Iraq continues to suffer from the hangover of 2003 invasion

China Plus Published: 2019-10-28 22:26:38
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By Ding Heng

In the lead up to the invasion of Iraq by the U.S.-led coalition that toppled the government of Saddam Hussein in 2003, then U.S. President George W. Bush said that a free Iraq would be an example of progress and prosperity for the region. Bush's rhetoric is laughable in retrospect. Instead of progress and prosperity, post-invasion Iraq has witnessed cycles of violence and instability. With the ongoing protests in the country having led to more than 100 deaths, it looks like Iraq is stepping into a new cycle of instability.

Although the protests were triggered by the demotion of a celebrated general, economic grievances appear to be a more important cause of the unrest. Most of the demonstrators have taken to the streets to express their frustrations over corruption, a lack of access to public services, and a shortage of job opportunities.

Iraqi protesters burn items to block the road as they clash with security forces during a demonstration in the Shiite shrine city of Karbala, south of Iraq's capital Baghdad on October 27, 2019. [Photo: AFP]

Iraqi protesters burn items to block the road as they clash with security forces during a demonstration in the Shiite shrine city of Karbala, south of Iraq's capital Baghdad on October 27, 2019. [Photo: AFP]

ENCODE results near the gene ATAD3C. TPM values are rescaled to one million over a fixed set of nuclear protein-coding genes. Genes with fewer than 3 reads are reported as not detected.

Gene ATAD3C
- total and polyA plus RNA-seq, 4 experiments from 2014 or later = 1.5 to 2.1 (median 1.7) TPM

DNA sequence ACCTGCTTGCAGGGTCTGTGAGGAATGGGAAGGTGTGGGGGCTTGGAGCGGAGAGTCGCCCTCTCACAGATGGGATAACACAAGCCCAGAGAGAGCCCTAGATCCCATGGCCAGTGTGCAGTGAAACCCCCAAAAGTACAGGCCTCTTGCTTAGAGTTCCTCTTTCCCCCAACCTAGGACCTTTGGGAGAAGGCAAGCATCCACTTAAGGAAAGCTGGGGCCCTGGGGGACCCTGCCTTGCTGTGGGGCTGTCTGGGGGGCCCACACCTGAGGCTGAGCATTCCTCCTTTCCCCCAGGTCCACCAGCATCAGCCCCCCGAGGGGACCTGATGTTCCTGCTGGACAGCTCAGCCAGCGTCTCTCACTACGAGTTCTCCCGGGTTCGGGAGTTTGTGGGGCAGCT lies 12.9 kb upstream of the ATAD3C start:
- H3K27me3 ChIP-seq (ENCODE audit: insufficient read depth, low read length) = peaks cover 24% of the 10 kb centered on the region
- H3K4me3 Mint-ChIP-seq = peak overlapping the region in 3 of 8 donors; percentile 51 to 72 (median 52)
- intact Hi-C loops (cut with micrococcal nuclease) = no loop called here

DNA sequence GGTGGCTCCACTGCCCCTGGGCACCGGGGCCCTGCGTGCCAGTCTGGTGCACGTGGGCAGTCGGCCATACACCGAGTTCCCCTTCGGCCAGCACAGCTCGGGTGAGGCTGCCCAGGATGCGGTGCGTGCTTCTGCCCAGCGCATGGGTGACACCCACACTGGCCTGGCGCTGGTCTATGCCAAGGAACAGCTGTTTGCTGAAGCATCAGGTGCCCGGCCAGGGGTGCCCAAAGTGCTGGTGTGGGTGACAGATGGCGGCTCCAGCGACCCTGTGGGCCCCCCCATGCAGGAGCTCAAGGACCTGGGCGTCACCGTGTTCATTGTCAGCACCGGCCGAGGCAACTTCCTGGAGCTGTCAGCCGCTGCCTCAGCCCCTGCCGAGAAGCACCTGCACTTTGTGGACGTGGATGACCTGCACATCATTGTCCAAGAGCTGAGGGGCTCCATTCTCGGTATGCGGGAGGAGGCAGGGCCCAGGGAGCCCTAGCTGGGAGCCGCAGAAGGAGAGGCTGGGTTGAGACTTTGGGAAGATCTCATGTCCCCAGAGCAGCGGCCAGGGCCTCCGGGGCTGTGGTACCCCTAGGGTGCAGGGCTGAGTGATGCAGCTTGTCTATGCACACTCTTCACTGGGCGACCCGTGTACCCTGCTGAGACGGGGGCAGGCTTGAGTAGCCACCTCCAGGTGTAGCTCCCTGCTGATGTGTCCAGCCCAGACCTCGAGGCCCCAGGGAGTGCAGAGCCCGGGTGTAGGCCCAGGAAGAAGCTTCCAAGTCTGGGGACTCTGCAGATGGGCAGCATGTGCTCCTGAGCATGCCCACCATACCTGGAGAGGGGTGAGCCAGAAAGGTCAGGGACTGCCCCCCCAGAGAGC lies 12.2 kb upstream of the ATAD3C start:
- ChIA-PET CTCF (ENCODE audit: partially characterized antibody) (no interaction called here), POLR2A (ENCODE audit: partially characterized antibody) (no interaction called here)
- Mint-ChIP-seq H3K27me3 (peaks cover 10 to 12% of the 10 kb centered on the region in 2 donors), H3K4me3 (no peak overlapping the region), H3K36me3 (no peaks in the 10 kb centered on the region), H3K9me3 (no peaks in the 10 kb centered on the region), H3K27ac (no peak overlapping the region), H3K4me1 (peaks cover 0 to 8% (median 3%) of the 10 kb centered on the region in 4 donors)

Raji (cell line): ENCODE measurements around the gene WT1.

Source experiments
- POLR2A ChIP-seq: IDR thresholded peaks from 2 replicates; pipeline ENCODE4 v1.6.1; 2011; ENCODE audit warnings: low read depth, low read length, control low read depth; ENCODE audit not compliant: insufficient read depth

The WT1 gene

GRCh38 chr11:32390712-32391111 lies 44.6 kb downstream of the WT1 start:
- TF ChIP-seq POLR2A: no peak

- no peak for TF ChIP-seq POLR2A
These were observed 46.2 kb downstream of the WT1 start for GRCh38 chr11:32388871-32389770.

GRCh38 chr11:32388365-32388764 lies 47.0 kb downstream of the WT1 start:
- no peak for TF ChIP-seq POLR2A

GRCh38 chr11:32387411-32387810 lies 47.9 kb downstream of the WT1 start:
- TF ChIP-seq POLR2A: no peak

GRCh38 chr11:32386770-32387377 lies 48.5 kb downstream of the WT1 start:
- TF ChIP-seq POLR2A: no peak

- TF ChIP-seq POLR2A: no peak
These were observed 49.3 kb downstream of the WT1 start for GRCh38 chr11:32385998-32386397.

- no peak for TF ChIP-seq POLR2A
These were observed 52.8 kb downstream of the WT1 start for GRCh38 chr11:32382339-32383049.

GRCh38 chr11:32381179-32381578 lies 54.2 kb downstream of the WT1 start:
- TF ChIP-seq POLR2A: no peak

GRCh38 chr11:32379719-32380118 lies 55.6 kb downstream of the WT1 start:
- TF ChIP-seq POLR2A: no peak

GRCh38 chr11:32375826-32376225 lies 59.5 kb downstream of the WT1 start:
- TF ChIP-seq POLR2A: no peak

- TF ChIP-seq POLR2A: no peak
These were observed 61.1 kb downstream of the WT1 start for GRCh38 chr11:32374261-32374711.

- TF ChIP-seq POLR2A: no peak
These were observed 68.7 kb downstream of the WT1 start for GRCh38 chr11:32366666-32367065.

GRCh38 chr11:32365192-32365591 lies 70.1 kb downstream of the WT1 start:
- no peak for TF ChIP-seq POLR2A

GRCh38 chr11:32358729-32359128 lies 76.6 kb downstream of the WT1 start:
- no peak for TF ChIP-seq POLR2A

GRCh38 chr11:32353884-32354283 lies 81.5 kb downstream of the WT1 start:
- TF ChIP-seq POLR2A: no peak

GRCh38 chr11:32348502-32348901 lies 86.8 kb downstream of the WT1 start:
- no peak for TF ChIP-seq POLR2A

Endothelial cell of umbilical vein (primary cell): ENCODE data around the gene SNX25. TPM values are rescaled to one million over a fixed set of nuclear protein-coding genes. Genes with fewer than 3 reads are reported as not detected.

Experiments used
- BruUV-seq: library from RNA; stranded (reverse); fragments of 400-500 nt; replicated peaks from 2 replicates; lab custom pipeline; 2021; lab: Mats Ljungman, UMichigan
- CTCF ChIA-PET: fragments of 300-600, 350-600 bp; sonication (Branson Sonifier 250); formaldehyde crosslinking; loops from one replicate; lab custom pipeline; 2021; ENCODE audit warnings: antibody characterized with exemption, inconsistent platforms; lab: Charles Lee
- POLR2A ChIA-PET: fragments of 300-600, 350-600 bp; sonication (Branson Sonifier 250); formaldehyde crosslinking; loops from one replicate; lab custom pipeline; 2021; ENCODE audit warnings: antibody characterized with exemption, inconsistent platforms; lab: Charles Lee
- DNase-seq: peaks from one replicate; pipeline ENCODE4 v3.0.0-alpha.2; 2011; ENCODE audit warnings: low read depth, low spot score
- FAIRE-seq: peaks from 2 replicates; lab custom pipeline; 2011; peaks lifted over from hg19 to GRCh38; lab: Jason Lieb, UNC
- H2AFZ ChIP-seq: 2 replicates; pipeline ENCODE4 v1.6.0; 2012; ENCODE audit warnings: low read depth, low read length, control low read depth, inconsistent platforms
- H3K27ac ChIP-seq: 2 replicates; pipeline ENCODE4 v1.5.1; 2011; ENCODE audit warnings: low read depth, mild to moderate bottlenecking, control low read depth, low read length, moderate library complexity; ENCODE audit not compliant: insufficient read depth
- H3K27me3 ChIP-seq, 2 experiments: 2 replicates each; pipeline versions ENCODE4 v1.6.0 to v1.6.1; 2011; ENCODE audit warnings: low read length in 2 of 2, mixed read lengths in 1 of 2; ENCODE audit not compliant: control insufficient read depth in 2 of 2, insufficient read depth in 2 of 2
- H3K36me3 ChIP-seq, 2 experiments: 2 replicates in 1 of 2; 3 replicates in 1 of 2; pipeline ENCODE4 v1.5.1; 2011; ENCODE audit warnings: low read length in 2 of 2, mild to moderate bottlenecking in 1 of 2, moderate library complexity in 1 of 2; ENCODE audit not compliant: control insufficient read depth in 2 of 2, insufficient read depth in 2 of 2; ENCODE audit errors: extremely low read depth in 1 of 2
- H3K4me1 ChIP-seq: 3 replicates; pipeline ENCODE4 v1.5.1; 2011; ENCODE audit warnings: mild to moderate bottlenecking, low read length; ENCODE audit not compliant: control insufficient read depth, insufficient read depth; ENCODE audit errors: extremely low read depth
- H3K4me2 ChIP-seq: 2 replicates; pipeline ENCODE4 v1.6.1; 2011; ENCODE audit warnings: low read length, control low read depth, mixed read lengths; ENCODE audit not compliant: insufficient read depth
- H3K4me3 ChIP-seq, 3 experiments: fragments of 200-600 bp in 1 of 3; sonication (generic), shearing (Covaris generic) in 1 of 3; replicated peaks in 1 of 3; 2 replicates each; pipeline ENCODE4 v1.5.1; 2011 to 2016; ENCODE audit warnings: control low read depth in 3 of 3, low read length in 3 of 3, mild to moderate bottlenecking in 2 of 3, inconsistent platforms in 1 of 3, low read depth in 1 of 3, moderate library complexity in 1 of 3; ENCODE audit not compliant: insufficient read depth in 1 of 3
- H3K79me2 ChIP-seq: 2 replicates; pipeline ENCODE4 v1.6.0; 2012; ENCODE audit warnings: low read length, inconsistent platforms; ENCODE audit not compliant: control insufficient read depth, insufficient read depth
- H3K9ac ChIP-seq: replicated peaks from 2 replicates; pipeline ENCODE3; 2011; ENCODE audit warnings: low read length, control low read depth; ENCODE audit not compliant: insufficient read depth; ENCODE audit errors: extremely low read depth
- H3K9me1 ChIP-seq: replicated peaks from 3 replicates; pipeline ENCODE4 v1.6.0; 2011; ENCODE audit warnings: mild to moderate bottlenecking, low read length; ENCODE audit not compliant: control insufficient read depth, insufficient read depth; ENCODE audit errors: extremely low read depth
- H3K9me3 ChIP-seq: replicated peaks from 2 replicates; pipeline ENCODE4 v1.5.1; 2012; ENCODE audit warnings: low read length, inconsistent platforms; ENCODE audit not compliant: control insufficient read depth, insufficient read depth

There is widespread feeling among Iraqis that their country has failed to offer them a decent life. According to the World Bank, 16 percent of Iraqi youths are unemployed. In a country where 60 percent of the population is under the age of 24, the youth jobless rate is particularly worrying. While the oil industry accounts for some 90 percent of government revenue and more than 55 percent of the country's GDP, it employs only 1 percent of Iraq's labor force. Apart from international oil companies, foreign investors have been reluctant to go into Iraq due to worries about red tape and corruption. This in turn has made it difficult for the country to diversify its economy beyond oil and create more jobs. Iraq's government spends as much as 75 percent of its expenditure on maintaining its own operations, such as payroll for government employees, meaning that spending on public goods like education, health care, and infrastructure is very limited. But simply blaming Baghdad for the country's economic woes is to miss the point that, to a large extent, the difficult situation that Iraq faces today is a hangover from the 2003 invasion.